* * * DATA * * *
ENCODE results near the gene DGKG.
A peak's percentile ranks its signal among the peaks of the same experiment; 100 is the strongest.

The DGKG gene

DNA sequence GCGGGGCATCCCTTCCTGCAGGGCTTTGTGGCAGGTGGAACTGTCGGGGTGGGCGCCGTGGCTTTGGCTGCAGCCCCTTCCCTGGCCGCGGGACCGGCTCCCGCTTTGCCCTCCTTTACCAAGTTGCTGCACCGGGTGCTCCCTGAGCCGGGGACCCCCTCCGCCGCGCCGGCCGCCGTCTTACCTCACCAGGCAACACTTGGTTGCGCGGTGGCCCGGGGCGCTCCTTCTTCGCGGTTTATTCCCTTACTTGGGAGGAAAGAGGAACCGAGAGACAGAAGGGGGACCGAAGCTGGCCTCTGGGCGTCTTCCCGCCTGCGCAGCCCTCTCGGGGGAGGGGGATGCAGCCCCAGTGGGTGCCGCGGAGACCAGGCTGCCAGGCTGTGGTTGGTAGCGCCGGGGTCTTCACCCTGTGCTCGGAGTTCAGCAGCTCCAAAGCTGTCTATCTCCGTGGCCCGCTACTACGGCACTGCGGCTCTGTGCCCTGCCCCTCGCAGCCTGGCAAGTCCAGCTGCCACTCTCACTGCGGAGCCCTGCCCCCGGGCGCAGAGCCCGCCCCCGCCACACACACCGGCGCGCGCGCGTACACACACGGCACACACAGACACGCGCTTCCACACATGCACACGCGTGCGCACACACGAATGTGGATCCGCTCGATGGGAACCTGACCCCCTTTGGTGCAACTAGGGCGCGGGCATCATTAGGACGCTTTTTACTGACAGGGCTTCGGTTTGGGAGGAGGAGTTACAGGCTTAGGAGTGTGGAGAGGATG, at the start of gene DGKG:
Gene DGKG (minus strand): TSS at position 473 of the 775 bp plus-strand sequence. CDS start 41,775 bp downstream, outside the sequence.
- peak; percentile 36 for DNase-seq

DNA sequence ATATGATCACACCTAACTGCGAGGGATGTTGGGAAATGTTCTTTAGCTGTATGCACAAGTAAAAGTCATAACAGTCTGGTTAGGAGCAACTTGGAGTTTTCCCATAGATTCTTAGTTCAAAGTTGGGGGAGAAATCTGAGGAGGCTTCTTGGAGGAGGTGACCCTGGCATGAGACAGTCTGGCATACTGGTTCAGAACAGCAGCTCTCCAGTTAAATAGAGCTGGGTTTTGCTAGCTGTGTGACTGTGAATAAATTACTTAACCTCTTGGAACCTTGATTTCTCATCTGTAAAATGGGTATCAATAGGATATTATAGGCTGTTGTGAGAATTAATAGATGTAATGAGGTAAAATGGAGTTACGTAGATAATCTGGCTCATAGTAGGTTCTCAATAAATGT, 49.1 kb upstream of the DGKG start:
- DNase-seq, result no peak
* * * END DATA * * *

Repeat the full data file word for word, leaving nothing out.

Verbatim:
ENCODE results near the gene DGKG.
A peak's percentile ranks its signal among the peaks of the same experiment; 100 is the strongest.

The DGKG gene

DNA sequence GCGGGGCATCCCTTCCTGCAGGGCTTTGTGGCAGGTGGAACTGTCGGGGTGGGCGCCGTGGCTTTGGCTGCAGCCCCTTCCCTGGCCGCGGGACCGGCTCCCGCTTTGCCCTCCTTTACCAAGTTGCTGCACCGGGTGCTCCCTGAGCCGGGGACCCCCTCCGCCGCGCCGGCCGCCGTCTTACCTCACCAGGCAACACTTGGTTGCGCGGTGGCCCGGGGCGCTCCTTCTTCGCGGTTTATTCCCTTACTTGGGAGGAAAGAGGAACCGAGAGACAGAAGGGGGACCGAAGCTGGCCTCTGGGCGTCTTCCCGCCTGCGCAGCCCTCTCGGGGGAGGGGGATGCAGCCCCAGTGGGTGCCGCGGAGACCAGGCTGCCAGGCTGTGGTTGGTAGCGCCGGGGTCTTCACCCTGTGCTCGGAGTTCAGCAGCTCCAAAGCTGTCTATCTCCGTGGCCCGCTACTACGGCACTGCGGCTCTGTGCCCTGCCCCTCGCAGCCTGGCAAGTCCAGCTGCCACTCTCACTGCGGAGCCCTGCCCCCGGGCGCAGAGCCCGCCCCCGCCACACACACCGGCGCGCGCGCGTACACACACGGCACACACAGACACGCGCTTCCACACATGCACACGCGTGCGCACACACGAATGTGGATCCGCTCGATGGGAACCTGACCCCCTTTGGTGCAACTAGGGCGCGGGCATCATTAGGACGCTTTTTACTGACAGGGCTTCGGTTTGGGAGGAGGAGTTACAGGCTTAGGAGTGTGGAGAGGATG, at the start of gene DGKG:
Gene DGKG (minus strand): TSS at position 473 of the 775 bp plus-strand sequence. CDS start 41,775 bp downstream, outside the sequence.
- peak; percentile 36 for DNase-seq

DNA sequence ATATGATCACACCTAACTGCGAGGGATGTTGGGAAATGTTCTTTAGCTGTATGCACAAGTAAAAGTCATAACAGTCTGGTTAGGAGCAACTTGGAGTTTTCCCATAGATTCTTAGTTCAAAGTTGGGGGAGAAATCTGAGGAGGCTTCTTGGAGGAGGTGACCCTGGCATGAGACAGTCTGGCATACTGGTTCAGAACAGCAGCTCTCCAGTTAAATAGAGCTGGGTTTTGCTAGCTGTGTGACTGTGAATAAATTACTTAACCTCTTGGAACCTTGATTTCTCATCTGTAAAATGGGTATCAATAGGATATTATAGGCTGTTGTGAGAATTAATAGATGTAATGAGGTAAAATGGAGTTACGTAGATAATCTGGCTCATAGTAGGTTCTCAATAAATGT, 49.1 kb upstream of the DGKG start:
- DNase-seq, result no peak